I’m standing in line at Mustard’s Last Stand, a hot dog joint, with $240 and my sweaty hand in my pocket. As soon as the guy behind the counter says “Next,” I walk up and buy two Neil Young tickets for his sold-out Live in a Rusted Out Garage tour with Crazy Horse at the Rosemont Horizon. It’s 1986, and I’m fifteen. Scalping, that’s what we used to call this.
What it means to be fifteen: ● Self-involvement, alternating between unrealistically high expectations and poor self-concept ● Complaints that parents interfere with independence ● Extreme concern with appearance and with one’s own body ● Feelings of strangeness about one’s self and body ● Lowered opinion of parents, withdrawal from them ● Examination of inner experiences, which may include writing a diary
My favorite Neil Young song is “Cortez the Killer.” First found on Young’s “overlooked” 1975 album, Zuma, it lasts seven minutes and thirty-one seconds, ranks #39 in Guitar Magazine’s Top 100 Greatest Guitar Solos; has been covered by the likes of Dave Matthews and Warren Haynes, Dinosaur Jr., Joe Satriani, Built to Spill, Matthew Sweet, the Indigo Girls, and Calexico, among others; begins with a mournful, “big, fat, and glorious” return to D from E- and A-minor chords; and contains a strange volta about three-quarters of the way through the song.
On my bedroom door, I post a handwritten sign—I WILL LIVE FOREVER—and start reading J. Krishnamurti’s You are the World. My father finds the sign life-affirming and cute; my mother knows I am on drugs. In the back of my book, I write in loopy cursive: abandon authority.
In sonnets, a volta—also called a turn—is often signaled by a “But,” “Yet,” or “And yet” and is associated with a change of thought or idea. In a Petrarchan sonnet, the volta comes between the octet and sestet, and in Shakespearean sonnets, it comes between the 8th and 9th or 12th and 13th lines. If we think of life like poetry, inevitably there will be a turn, a moment when the meaning changes—a moment perhaps in or beyond your control. A moment when the narrative made perfect sense, “and yet” it no longer does.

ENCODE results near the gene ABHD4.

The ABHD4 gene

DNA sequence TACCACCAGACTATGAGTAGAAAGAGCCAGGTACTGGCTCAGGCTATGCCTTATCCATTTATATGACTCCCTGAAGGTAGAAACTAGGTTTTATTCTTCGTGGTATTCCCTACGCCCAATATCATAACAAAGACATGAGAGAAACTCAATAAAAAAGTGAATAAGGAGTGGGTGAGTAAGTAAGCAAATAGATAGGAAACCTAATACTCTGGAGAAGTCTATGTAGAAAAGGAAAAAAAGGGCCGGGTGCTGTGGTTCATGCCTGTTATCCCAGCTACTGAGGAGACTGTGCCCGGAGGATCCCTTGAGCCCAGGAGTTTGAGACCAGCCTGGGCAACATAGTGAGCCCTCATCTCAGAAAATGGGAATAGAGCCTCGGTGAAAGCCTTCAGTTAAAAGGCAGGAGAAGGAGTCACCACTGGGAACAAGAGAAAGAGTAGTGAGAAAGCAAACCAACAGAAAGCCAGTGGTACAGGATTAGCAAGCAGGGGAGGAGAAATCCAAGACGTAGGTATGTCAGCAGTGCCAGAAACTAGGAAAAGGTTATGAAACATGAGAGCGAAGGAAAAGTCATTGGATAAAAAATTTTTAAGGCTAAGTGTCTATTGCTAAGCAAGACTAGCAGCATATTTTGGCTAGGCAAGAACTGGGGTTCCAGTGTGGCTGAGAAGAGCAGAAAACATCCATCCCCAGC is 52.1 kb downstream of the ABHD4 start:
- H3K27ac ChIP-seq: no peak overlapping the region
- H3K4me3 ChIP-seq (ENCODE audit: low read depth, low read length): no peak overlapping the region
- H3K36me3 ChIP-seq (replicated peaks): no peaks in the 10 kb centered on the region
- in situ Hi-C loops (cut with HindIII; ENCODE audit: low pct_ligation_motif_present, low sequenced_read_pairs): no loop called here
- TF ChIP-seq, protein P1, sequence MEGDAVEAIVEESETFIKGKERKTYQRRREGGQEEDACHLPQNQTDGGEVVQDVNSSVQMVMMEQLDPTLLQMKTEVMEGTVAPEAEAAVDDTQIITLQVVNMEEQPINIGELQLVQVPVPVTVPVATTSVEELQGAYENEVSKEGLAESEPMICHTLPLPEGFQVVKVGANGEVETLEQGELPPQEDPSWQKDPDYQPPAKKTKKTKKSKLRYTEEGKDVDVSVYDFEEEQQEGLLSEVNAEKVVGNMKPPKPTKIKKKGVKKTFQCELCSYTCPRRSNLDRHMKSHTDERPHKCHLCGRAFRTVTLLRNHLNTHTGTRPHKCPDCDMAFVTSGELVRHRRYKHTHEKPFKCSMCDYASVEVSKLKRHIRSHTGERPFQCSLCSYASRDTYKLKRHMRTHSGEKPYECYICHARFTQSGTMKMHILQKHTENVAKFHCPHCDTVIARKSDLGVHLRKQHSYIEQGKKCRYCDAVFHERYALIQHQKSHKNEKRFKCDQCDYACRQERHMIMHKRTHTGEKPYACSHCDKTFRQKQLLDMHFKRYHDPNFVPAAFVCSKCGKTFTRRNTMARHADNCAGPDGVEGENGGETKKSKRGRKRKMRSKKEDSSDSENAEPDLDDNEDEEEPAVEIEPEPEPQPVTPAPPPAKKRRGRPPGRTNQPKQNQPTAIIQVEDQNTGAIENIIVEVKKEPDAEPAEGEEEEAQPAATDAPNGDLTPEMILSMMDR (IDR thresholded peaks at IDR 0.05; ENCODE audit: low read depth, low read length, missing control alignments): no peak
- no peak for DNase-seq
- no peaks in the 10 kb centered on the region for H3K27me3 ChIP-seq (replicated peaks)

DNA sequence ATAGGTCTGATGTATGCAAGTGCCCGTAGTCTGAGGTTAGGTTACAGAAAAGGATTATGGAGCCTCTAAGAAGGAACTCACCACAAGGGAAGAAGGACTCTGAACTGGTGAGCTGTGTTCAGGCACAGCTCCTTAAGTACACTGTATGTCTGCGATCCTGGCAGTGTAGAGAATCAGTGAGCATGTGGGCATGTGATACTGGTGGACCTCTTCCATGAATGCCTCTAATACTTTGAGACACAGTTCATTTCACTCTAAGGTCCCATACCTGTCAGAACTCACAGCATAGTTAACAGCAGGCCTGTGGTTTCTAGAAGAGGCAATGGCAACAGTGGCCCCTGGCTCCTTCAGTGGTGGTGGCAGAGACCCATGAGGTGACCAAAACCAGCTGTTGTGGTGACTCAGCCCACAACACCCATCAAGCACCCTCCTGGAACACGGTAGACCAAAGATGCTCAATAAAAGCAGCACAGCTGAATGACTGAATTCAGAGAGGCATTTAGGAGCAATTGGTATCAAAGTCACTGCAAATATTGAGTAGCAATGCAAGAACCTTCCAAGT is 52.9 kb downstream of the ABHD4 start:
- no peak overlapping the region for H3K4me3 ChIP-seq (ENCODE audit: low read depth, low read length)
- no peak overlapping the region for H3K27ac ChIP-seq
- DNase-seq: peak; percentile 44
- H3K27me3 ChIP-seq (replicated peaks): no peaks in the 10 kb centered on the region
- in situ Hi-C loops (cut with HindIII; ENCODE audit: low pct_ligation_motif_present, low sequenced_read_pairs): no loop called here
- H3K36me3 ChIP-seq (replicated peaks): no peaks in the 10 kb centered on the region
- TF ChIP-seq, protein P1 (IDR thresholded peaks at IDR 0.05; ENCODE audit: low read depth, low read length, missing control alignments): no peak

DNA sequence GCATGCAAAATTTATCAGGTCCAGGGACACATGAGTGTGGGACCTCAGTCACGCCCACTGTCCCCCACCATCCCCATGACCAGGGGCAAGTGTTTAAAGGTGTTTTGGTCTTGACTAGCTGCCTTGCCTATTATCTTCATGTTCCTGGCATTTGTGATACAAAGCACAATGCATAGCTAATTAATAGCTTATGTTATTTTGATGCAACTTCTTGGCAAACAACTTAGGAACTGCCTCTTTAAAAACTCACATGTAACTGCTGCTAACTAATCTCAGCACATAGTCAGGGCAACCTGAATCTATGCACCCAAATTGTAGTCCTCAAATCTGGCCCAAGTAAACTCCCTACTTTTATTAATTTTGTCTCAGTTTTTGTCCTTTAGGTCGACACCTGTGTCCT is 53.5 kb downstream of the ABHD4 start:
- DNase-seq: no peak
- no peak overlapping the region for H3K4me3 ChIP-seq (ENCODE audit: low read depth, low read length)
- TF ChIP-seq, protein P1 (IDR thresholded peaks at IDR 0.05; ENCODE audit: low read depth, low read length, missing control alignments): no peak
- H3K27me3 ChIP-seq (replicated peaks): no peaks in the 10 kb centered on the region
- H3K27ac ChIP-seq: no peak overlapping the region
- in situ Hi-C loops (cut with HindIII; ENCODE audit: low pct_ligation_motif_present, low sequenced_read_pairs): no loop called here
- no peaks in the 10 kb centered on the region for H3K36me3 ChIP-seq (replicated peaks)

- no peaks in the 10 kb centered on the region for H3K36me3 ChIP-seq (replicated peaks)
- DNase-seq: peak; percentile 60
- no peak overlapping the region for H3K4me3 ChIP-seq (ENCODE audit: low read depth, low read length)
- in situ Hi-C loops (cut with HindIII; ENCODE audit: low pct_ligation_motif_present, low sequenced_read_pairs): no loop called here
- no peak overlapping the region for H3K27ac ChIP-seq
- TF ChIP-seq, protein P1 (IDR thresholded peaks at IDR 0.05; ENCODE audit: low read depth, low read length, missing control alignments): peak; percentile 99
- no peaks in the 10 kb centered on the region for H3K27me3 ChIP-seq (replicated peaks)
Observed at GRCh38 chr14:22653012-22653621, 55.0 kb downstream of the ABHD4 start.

My mother wants to give me away. It is just the two of us. My father travels a lot, and my two older sisters are already out of college. Together, we live in an enormous empty house. We are lonely. For me, this means screaming about arbitrary rules, slamming my bedroom door, and listening to my sisters’ Skynyrd and Foghat albums. For her, it means countless hours of classical music and worrying about whether or not I will come home.
In the first verse of “Cortez the Killer,” Young sings, “He came dancing across the water / with his galleons and guns / looking for the new world / and the palace in the sun.” The “he” here is Hernán Cortés, the Spaniard credited with winning Mexico for Spain. What winning meant: greed, hypocrisy, imprisonment, treachery, deceit, and destruction.
I blame my mother for everything, including my own sadness and anger, and I begin to tell everyone, including her, that I am not related to her but rather the daughter Joni Mitchell gave up for adoption in 1965.
When Hernán Cortés arrived in 1519, “On the shore lay Montezuma / with his cocoa leaves and pearls / In his halls he often wandered / with the secrets of the world … And the women all were beautiful / and the men stood straight and strong / They offered life in sacrifice / so that others could go on.”
Later that year, I stay out all night and miss Mother’s Day.
The volta comes toward the end of the song. “And I know she's living there / and she loves me to this day / I still can't remember when / or how I lost my way.” Here, Young turns from the genocide of the Aztecs to an anonymous woman living “there” and a first-person narrator that admits he cannot remember how he “lost [his] way.” Listeners are drawn away from the imperialist conquest and into an intimate moment of self-revelation. Now we become both Cortez and Montezuma, conqueror and conquered. And not sure how it all happened. It’s a profound moment in this song, an admission of how we are all implicit in this violence even if we don’t want to admit it.
And yet, the second to last verse is about my mother and me. Twenty-five years later, we are in a hospital room. She rearranges the chairs, opens the curtains, and waters the many bouquets of flowers. I’m forty-one and have breast cancer, and she wants to sit by the light of the window. I want that, too.
“And I know she’s living there / and she loves me to this day” is also about asking for forgiveness and making up for mistakes, recognizing our part in the harm we do to one another, seeing both conqueror and conquered within ourselves.
At the end of the song, listeners loop back to the beginning with a string of “He came dancing across the water /Cortez, Cortez / what a killer.” On October 18, 1986, at the Rosemont Horizon, Young plays “Cortez the Killer” as his twelfth song, the ending of his first set. I’m fifteen, and during the long, mournful outro, some guy spills his beer on my chair. Outside in the dark parking lot, my mother waits for Neil Young to play twenty-three songs; she’s my only ride.
*First published in Ep;phany: A Literary Journal (Beyond the Pale Unknown Fall/Winter 2016)